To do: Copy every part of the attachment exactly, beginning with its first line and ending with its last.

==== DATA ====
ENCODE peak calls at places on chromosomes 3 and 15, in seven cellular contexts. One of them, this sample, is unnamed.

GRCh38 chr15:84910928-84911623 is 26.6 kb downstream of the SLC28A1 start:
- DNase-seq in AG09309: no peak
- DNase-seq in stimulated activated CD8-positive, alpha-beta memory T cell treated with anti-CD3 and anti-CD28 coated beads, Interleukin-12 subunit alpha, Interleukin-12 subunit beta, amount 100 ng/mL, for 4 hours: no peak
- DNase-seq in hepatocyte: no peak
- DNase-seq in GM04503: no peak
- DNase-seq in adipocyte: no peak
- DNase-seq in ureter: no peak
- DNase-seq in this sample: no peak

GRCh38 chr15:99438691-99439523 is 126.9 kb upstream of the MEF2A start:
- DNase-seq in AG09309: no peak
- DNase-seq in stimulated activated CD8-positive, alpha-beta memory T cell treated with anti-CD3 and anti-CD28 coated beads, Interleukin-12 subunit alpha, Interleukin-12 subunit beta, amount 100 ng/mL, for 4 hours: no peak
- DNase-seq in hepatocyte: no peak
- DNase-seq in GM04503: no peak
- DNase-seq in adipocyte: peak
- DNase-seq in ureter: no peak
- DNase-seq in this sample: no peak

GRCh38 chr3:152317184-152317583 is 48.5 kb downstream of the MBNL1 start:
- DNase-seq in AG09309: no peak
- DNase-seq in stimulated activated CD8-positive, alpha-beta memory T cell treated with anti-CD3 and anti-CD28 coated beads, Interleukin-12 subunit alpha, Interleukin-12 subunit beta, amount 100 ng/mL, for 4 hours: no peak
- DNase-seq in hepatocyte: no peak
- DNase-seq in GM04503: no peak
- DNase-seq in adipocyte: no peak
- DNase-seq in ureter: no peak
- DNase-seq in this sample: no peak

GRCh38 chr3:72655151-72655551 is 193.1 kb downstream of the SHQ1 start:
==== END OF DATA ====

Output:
ENCODE peak calls at places on chromosomes 3 and 15, in seven cellular contexts. One of them, this sample, is unnamed.

GRCh38 chr15:84910928-84911623 is 26.6 kb downstream of the SLC28A1 start:
- DNase-seq in AG09309: no peak
- DNase-seq in stimulated activated CD8-positive, alpha-beta memory T cell treated with anti-CD3 and anti-CD28 coated beads, Interleukin-12 subunit alpha, Interleukin-12 subunit beta, amount 100 ng/mL, for 4 hours: no peak
- DNase-seq in hepatocyte: no peak
- DNase-seq in GM04503: no peak
- DNase-seq in adipocyte: no peak
- DNase-seq in ureter: no peak
- DNase-seq in this sample: no peak

GRCh38 chr15:99438691-99439523 is 126.9 kb upstream of the MEF2A start:
- DNase-seq in AG09309: no peak
- DNase-seq in stimulated activated CD8-positive, alpha-beta memory T cell treated with anti-CD3 and anti-CD28 coated beads, Interleukin-12 subunit alpha, Interleukin-12 subunit beta, amount 100 ng/mL, for 4 hours: no peak
- DNase-seq in hepatocyte: no peak
- DNase-seq in GM04503: no peak
- DNase-seq in adipocyte: peak
- DNase-seq in ureter: no peak
- DNase-seq in this sample: no peak

GRCh38 chr3:152317184-152317583 is 48.5 kb downstream of the MBNL1 start:
- DNase-seq in AG09309: no peak
- DNase-seq in stimulated activated CD8-positive, alpha-beta memory T cell treated with anti-CD3 and anti-CD28 coated beads, Interleukin-12 subunit alpha, Interleukin-12 subunit beta, amount 100 ng/mL, for 4 hours: no peak
- DNase-seq in hepatocyte: no peak
- DNase-seq in GM04503: no peak
- DNase-seq in adipocyte: no peak
- DNase-seq in ureter: no peak
- DNase-seq in this sample: no peak

GRCh38 chr3:72655151-72655551 is 193.1 kb downstream of the SHQ1 start: